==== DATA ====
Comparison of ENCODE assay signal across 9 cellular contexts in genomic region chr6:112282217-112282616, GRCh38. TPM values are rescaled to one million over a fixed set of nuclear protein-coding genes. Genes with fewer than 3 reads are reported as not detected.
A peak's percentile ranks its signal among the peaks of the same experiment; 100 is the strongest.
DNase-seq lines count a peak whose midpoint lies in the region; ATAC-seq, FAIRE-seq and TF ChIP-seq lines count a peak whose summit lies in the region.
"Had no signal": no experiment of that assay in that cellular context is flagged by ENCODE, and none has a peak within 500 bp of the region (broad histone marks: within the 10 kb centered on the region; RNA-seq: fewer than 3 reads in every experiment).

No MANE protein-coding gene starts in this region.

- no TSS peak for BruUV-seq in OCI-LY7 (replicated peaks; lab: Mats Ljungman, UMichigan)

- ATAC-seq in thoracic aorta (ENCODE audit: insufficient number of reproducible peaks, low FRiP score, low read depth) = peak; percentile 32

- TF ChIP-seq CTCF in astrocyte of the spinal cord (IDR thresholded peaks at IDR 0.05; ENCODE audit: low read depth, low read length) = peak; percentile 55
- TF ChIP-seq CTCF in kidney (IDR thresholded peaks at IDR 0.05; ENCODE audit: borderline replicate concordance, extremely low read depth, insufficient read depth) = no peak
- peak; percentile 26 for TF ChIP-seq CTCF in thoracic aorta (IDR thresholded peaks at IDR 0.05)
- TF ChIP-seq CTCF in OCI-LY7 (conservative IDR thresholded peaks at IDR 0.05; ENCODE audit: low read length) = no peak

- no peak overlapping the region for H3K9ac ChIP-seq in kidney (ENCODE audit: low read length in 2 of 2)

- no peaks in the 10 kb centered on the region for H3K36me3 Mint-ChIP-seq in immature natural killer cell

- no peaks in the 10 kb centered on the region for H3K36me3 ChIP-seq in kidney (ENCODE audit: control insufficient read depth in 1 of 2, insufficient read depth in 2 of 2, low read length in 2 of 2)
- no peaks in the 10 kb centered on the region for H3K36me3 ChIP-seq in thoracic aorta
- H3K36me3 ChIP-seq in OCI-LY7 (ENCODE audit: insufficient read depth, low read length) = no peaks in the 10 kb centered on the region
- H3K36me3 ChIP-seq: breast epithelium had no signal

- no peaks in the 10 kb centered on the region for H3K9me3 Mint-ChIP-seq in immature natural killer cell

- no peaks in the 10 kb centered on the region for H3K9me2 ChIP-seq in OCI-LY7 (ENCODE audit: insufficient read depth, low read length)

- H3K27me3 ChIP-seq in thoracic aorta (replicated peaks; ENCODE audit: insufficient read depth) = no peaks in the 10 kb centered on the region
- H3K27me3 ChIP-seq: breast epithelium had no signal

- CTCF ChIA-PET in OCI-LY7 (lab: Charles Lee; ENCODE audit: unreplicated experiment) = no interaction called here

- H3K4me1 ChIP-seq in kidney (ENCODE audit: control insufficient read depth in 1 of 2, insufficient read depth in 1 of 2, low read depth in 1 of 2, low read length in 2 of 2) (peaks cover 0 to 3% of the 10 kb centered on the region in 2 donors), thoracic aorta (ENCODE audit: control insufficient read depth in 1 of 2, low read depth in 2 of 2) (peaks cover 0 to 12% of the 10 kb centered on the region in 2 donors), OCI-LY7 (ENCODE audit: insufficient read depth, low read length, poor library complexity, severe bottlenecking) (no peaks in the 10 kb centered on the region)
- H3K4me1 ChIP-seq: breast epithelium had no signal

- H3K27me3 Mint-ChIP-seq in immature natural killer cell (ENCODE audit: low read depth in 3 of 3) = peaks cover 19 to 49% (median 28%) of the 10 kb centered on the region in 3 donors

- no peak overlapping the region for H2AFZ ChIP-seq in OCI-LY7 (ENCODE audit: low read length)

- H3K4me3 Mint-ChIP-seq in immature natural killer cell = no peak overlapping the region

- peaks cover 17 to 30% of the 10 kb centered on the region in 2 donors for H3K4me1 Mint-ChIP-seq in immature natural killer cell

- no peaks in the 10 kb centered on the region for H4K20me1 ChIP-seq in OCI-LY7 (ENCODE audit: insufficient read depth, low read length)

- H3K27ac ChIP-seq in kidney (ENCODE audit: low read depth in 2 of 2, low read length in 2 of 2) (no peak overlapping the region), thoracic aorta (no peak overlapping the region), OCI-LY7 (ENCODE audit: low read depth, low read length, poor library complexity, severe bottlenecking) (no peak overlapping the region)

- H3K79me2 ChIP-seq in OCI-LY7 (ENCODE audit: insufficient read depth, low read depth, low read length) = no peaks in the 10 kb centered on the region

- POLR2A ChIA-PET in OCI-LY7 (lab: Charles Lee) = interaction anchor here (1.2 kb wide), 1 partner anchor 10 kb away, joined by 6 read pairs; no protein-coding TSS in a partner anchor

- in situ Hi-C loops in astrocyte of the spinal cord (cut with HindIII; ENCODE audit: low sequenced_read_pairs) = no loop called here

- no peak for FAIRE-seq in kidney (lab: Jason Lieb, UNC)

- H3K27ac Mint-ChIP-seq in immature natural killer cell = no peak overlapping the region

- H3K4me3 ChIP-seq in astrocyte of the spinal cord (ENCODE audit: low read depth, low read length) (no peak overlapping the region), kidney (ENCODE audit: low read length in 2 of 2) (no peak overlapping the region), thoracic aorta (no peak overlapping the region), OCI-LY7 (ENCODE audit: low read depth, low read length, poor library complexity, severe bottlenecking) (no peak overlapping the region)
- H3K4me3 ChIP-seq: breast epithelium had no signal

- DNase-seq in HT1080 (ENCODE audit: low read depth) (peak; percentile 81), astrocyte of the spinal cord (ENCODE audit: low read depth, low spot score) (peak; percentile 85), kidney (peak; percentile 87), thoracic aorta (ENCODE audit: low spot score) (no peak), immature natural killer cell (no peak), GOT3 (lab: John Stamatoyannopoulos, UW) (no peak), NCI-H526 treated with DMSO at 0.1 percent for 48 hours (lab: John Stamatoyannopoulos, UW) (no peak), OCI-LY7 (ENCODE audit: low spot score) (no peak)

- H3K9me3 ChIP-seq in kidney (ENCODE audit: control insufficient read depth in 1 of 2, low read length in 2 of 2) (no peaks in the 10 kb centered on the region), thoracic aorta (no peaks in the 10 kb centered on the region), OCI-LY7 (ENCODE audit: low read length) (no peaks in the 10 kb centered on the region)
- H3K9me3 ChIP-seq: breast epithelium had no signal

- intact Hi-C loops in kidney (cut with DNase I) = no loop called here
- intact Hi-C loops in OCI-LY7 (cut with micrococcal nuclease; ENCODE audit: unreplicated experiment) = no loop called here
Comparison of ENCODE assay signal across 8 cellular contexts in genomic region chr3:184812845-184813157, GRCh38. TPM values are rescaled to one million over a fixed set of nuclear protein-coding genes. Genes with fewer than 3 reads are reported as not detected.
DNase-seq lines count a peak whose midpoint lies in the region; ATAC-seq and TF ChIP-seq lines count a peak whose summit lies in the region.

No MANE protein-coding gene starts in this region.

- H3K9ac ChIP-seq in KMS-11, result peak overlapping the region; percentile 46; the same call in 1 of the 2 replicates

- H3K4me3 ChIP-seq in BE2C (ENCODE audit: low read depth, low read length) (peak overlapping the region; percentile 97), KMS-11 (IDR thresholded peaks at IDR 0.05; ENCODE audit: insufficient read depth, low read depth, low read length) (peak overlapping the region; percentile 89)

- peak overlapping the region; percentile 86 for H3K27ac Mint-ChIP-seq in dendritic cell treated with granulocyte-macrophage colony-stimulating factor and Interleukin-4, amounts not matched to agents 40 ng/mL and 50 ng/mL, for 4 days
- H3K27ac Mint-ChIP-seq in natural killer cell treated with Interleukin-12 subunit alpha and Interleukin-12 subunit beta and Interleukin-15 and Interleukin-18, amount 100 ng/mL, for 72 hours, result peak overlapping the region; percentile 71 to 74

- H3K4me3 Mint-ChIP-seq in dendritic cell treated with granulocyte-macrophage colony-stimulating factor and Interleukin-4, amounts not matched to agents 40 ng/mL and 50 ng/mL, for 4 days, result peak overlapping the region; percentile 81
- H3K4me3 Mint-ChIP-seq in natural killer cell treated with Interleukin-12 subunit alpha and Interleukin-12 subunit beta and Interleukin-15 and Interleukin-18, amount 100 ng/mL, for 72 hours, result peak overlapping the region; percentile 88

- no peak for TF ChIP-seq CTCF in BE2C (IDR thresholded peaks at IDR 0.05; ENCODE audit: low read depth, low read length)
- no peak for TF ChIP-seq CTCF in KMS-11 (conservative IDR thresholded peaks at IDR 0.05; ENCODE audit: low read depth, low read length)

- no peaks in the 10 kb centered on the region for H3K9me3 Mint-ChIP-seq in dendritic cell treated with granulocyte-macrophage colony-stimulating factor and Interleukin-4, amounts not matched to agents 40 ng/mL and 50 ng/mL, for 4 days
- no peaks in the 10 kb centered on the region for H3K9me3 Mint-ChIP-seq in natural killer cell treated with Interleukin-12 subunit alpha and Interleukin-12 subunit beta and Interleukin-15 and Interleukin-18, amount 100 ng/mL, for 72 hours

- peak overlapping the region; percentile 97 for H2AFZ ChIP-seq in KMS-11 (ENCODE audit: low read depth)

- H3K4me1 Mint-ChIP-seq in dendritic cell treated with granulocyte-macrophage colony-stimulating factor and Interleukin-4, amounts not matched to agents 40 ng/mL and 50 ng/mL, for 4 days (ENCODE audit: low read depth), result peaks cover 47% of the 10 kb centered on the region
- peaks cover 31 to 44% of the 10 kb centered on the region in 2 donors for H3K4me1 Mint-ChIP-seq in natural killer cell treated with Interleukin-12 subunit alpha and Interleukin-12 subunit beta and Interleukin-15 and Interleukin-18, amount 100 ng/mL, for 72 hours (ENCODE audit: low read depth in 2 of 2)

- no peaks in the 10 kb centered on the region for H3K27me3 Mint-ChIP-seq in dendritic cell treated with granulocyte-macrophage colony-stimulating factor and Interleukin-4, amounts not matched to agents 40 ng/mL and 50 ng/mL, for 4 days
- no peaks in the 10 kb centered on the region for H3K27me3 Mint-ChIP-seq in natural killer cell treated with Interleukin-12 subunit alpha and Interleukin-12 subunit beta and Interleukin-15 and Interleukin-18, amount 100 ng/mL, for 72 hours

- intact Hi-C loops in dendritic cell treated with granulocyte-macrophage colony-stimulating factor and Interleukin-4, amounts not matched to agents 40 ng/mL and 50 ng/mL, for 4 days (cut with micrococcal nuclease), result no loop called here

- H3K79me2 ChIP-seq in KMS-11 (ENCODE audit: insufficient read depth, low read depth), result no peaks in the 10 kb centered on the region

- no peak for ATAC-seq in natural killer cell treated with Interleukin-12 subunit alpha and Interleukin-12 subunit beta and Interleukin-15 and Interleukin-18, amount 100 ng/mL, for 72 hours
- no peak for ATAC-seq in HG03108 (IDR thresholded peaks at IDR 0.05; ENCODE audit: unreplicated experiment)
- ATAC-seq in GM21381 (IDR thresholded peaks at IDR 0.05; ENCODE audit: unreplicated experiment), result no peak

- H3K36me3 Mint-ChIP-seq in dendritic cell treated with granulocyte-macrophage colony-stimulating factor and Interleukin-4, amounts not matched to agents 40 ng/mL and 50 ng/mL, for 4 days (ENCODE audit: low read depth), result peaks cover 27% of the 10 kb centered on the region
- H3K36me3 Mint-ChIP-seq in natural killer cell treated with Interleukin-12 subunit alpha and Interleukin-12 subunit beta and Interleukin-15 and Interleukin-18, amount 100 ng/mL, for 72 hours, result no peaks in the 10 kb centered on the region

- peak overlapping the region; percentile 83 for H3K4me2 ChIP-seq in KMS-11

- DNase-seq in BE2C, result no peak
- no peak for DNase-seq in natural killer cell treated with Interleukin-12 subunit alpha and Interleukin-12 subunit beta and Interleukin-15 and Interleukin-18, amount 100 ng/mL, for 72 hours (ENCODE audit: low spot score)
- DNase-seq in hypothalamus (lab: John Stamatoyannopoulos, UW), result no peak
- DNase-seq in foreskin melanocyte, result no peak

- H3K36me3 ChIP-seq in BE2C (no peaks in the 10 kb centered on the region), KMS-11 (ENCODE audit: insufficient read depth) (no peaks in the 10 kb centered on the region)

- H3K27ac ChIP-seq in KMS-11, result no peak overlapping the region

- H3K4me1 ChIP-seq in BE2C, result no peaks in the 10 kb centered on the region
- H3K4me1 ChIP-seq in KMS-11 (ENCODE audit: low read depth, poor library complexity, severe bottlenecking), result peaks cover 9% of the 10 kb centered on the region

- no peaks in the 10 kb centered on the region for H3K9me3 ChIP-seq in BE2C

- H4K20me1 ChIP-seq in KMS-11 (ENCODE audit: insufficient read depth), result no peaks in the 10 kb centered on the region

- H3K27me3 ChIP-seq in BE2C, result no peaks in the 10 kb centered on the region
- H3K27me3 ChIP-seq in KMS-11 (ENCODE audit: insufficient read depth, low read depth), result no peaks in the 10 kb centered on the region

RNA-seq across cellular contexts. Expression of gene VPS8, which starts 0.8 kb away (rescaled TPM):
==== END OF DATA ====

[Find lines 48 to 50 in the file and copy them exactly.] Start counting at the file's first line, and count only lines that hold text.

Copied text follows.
- peak overlapping the region; percentile 86 for H3K27ac Mint-ChIP-seq in dendritic cell treated with granulocyte-macrophage colony-stimulating factor and Interleukin-4, amounts not matched to agents 40 ng/mL and 50 ng/mL, for 4 days
- H3K27ac Mint-ChIP-seq in natural killer cell treated with Interleukin-12 subunit alpha and Interleukin-12 subunit beta and Interleukin-15 and Interleukin-18, amount 100 ng/mL, for 72 hours, result peak overlapping the region; percentile 71 to 74

- H3K4me3 Mint-ChIP-seq in dendritic cell treated with granulocyte-macrophage colony-stimulating factor and Interleukin-4, amounts not matched to agents 40 ng/mL and 50 ng/mL, for 4 days, result peak overlapping the region; percentile 81